Quoting Skyepony:

MrMixon~ Your welcome.. My bookmark into WUnderground is to my local radar. Fires, bugs, birds, chaff & rain..it's like a third eye.


The fact that Florida has enough bugs that you can occasionally pick them up on radar reminds me of another reason I live at 8,300 above sea level (fewer bugs)! :)
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Quoting twincomanche:
I agree with what you say. The other question is whether our Armed Services are going to get paid if this thing goes on past the 15th. Last time they did. This time seems to be in some question.
That sounds like a poison pill in the making. If you vote against paying them, you get castigated for not paying the armed forces. If you vote for paying them, you get castigated for not reducing spending.
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624. Skyepony (Mod)
Looking at what's burning in FL most are open burning authorizations.
Member Since: August 10, 2005 Posts: 174 Comments: 38198
Quoting hydrus:
I got in without it..Try again laLinkter if ya have the time..
I can see the basic plot, but can't narrow down to anything. As soon as I try to focus in on something or change the parameters, I get a popup for user ID and password. (I am using firefox, which is why the site might actually be working as intended... hehe)
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Quoting Skyepony:
I see like 7 fires on radar now..


Heh... you're seeing everything on radar but rain today...

:)
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Quoting PlazaRed:
I counted 10 of these small earthquakes today and all in about exactly the same place.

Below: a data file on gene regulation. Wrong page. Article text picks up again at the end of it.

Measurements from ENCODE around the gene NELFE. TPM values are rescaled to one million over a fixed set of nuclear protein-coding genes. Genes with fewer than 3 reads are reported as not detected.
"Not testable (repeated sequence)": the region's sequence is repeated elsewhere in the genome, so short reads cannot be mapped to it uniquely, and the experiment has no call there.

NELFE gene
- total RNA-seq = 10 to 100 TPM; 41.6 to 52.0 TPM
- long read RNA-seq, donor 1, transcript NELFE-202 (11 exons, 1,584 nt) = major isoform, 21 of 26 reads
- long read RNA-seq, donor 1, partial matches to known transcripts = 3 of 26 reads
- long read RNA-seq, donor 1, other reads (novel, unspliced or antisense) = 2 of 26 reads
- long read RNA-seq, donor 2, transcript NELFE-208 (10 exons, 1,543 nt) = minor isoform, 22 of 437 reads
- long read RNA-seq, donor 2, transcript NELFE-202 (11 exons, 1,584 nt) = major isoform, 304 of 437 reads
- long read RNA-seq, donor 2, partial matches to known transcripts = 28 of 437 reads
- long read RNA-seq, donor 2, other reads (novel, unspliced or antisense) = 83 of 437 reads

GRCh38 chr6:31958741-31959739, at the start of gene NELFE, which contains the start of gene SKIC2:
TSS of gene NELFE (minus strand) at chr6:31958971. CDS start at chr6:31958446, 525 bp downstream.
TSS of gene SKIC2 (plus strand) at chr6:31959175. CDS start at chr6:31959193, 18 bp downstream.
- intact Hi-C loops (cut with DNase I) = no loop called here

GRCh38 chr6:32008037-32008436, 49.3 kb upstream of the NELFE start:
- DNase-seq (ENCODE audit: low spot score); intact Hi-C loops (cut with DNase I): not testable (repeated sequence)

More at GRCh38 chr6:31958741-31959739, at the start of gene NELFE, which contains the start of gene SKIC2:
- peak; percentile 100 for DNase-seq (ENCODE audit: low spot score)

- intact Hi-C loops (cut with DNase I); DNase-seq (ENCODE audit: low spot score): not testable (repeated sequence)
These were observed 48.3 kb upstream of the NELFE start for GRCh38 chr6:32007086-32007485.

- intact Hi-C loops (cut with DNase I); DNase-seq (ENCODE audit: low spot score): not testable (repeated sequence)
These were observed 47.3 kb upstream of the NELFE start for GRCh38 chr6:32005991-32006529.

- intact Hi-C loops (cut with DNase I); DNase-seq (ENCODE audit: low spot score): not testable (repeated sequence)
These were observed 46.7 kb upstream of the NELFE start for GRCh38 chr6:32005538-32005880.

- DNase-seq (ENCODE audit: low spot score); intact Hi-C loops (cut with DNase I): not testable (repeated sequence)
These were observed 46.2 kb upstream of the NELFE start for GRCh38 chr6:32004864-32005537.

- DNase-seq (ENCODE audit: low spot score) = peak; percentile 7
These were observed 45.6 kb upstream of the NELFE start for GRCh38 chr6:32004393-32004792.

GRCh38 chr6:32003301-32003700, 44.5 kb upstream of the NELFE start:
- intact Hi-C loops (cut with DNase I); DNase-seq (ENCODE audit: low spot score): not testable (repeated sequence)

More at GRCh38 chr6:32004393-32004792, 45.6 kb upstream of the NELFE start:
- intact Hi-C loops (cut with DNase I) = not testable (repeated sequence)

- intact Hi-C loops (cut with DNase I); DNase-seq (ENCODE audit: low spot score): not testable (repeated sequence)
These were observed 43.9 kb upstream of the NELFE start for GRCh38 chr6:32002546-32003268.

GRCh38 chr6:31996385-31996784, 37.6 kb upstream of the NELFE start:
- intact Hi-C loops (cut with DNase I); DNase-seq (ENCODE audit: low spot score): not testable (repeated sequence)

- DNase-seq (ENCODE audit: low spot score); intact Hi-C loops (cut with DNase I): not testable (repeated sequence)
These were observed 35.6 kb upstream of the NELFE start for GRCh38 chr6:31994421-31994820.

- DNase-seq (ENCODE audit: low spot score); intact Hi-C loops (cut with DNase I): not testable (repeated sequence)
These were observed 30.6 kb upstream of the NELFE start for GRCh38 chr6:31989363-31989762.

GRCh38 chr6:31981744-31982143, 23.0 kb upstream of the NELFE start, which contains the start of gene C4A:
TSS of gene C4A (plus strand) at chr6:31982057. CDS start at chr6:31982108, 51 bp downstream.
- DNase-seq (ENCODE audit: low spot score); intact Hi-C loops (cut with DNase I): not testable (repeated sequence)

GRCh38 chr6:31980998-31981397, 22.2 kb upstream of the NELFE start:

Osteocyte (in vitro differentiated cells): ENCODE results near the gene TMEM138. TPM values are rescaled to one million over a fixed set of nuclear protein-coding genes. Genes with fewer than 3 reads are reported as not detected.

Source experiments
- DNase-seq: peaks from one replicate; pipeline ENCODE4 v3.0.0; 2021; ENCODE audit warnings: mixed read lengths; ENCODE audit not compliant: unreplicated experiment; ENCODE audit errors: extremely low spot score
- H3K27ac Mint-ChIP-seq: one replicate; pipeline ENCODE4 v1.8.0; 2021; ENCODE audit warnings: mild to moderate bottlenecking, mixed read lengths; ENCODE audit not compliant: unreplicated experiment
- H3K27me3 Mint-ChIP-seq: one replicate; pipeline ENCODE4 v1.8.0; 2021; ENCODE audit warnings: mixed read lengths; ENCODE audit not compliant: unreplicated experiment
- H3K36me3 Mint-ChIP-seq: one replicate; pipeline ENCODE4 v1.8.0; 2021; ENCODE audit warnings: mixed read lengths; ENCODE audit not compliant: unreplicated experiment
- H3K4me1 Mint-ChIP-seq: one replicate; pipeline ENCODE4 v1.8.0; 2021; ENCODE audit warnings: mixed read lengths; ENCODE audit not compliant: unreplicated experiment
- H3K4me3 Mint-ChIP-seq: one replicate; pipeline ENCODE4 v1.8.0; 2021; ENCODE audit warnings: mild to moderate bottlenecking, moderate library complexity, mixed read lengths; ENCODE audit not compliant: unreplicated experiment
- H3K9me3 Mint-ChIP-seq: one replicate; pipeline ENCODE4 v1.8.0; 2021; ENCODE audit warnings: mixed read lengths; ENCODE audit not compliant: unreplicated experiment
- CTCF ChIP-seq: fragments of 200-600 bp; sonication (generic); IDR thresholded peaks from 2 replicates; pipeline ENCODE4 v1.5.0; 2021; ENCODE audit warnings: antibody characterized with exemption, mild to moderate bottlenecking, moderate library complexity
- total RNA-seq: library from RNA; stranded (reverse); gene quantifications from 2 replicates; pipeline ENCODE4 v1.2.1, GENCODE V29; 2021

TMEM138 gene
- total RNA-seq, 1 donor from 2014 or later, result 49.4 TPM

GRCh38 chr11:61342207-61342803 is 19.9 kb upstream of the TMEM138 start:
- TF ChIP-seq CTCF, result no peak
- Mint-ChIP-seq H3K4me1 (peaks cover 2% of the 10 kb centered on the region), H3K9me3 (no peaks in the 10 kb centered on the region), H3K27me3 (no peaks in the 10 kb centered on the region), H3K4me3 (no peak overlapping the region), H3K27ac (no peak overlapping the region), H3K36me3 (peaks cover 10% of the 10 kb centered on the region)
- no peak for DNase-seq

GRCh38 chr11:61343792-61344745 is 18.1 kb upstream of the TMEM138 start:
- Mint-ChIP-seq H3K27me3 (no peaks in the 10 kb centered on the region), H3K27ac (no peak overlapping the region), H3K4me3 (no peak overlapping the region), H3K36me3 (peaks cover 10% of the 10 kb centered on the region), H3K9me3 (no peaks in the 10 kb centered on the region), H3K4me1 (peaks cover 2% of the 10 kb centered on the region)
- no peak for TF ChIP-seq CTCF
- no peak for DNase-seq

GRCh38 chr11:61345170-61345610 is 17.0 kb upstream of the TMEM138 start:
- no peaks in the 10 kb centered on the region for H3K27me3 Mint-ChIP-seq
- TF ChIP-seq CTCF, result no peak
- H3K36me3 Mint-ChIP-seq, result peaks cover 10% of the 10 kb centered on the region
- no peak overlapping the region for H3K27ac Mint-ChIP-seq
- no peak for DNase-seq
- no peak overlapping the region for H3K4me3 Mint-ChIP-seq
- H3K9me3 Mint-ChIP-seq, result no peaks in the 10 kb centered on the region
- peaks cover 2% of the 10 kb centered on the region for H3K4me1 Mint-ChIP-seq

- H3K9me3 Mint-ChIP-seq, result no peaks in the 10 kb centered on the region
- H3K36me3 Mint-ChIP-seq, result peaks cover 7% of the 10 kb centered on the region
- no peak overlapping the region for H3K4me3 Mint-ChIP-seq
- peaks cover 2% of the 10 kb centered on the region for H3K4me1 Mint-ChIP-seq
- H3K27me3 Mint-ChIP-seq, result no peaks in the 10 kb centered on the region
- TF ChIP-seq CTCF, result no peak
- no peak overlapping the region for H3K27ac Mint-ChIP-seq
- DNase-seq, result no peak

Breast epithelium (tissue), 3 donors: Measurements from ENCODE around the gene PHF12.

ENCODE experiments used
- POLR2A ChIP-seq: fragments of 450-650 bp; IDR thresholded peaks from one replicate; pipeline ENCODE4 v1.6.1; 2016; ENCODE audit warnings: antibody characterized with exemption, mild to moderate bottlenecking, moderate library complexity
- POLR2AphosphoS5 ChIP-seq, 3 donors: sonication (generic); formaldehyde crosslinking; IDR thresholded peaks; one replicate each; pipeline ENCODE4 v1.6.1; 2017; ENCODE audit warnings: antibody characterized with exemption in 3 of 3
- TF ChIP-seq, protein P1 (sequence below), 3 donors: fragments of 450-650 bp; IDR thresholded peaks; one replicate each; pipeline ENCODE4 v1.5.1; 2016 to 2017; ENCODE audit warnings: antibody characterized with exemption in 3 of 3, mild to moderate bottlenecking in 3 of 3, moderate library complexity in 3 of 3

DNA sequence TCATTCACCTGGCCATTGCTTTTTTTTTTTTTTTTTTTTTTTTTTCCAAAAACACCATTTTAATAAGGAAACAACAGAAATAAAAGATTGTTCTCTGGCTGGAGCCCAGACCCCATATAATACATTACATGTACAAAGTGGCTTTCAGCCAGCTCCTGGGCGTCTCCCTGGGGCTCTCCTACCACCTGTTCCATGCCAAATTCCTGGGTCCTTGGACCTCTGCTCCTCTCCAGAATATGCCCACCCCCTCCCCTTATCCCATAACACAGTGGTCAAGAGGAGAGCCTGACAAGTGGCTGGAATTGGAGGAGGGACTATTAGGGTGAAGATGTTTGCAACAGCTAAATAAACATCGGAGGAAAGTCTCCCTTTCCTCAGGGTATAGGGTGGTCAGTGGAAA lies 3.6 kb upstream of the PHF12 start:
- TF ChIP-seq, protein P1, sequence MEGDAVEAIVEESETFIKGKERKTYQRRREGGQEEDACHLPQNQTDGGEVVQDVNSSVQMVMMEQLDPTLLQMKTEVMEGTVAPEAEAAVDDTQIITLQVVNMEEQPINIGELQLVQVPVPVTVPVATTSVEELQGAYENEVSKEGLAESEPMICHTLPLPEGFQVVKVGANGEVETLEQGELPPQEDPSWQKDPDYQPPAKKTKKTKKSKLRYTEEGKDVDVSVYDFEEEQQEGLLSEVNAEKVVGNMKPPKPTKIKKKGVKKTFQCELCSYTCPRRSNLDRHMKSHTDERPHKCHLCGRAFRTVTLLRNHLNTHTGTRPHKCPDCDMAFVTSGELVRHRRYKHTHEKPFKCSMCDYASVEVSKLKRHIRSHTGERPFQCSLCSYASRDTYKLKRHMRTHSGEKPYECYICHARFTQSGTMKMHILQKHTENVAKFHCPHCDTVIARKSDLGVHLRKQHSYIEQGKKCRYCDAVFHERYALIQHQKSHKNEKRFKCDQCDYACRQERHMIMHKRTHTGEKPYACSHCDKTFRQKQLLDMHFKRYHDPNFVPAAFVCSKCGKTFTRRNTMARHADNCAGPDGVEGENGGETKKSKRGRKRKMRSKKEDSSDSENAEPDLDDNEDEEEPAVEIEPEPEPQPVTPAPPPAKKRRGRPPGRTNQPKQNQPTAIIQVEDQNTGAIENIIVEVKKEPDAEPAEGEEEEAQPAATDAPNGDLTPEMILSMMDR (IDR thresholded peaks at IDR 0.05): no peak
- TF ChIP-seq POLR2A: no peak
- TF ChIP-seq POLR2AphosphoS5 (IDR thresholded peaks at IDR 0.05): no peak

Seems a bit odd!

MAP

2.6

2011/04/08 13:16:49

35.236

-92.366

6.0

ARKANSAS


Plaza, Here is a helicoder reading near that area, kinda gives another perspective....

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Quoting jeffs713:

It requires a username and password... Looks fantastic, though!
I got in without it..Try again la......Link......ter if ya have the time..
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618. Skyepony (Mod)
I see like 7 fires on radar now..
Member Since: August 10, 2005 Posts: 174 Comments: 38198
Quoting hydrus:
Good morning Jeff...I do not know if you have this link in your arsenal. But is useful for forecasting rain events. It is a radar formatted forecast model for the U.S. It has numerous settings to help narrow down rain events for certain areas....Link

It requires a username and password... Looks fantastic, though!
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Quoting twincomanche:
I don't believe that to be correct. The justice department of both the Carter administration and the Clinton administration gave the opinion out that the President has broad discretionary powers to decide who is considered essential. If they are deemed to be essential then they work and get paid. That would mean that the people who see that the military gets a paycheck would work and get paid and so would our folks in uniform.

You and I are talking about entirely different things.

The military is already deemed as "essential". Each department determines who is "essential" internally. Congress decides if furloughed workers are paid for time they were not at work, due to the shutdown. Anyone who works is deemed essential, and is paid once the budget impasse is resolved, that isn't in question. Whats in question is whether the furloughed workers get paid or not.

One side says "they didn't work, they don't get paid". The other side says "they didn't work because we *couldn't* pay them without a budget".